Before correcting HARPS spectra from telluric lines absorption, we first calculated the impact of the micro-telluric lines using synthetic stellar spectra of a solar star, i.e., the difference between the RV obtained when using the stellar spectra with and without the atmosphere. The synthetic spectrum was built by extracting the spectral lines using VALD (Viena Atomic Line Database, Piskunov et al. 1995; Ryabchikova et al. 1997; Kupka et al. 1999, 2000), and then computing the spectrum using the running option synth of MOOG (Sneden 1973). This spectra was multiplied by TAPAS atmospheric spectra for one night with H2O vertical column of 14.52 kg m-3. The water vapor content is relevant since the micro-telluric lines are partially H2O, and thus the lines’ depth varies with the water vapor content. Moreover, the lines’ depth in the atmospheric spectra increases as the airmass increases. Therefore, we obtained TAPAS spectra for different values of the zenith angle (and so different values of airmass), using the same time of observation as input. In doing so we only consider zenithal angles of up to 60°, i.e., for airmass values below 2.

thumbnail Fig. 2

Normalized spectrum of the spectral type O5 HD 46223 star (blue); normalized spectrum of the spectral type O5 star HD 46223 divided by the atmospheric spectrum obtained with LBLRTM (green); normalized spectrum of the spectral type O5 star HD 46223 divided by the atmospheric spectrum obtained with TAPAS (red).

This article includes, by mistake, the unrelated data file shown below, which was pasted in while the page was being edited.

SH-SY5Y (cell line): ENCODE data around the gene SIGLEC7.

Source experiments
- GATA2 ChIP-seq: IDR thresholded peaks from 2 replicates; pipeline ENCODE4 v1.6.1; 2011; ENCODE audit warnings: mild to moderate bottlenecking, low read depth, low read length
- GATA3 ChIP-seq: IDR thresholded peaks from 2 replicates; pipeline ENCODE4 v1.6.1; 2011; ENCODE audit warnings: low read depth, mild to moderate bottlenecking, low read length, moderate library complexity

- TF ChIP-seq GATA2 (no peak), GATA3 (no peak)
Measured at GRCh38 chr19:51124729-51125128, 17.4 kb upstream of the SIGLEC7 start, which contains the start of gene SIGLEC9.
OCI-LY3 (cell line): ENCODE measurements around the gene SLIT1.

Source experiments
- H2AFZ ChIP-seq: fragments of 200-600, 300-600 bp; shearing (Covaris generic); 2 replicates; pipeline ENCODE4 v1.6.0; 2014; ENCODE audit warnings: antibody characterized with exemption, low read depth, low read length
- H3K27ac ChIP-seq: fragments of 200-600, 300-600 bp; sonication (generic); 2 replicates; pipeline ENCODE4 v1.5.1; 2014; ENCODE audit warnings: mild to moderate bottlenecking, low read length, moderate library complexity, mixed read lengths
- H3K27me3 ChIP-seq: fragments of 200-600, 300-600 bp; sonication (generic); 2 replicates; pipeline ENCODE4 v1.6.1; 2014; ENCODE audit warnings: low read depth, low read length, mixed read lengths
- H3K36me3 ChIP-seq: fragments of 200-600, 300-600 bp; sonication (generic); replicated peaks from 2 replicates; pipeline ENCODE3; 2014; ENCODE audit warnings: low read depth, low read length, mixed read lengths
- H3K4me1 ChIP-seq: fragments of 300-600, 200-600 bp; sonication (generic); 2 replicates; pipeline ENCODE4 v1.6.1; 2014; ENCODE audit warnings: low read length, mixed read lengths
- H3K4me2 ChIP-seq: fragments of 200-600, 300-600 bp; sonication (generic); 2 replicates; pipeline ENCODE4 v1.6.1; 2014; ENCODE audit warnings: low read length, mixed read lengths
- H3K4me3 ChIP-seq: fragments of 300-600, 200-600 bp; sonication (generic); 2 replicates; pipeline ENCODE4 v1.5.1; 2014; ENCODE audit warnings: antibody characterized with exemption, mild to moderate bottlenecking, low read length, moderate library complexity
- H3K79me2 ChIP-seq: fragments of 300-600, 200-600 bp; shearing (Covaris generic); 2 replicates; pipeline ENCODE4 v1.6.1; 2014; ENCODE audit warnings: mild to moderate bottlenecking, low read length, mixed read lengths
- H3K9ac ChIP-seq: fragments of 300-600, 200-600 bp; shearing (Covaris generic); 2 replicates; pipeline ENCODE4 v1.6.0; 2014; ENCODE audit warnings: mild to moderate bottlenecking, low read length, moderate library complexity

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For each simulated atmospheric spectra we then changed the RV of the star by shifting the stellar spectra from RV = − 100 km s-1 to RV = 100 km s-1 in steps of 1 km s-1. The RV of each spectrum, with and without atmosphere, was calculated by cross-correlating it with a template (Baranne et al. 1996; Pepe et al. 2002). We then calculated the impact of the atmosphere as the difference between the RV of the original spectra (RVo) and the RV of the modified spectra (RVm): (1)In the case of the synthetic stellar spectra, the original spectra will be the one without atmosphere, and the modified one the one with atmosphere. The results are presented in Fig. 3, where one can see that the impact of the atmosphere will depend on the airmass and on the RV of the star, as expected. The impact of the different models scales with airmass.

thumbnail Fig. 3

Impact of the atmosphere in the RV calculation for airmass values between 1 and 2. The inner line represents the airmass = 1 and the outer the airmass =2.

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When one compares the maximum impact for the different values of airmass (Fig. 4), one can see that the micro-telluric lines can introduce an RV variation that is large enough to mimic or hide a planet. This is especially relevant when searching for small planets using observations on different nights with a large relative difference in the H2O vertical column, or when the same star is observed several times in one night with large H2O vertical column variation.

thumbnail Fig. 4

Maximum impact for the different airmass values.

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4. Correcting HARPS spectra from micro-telluric lines

4.1. Data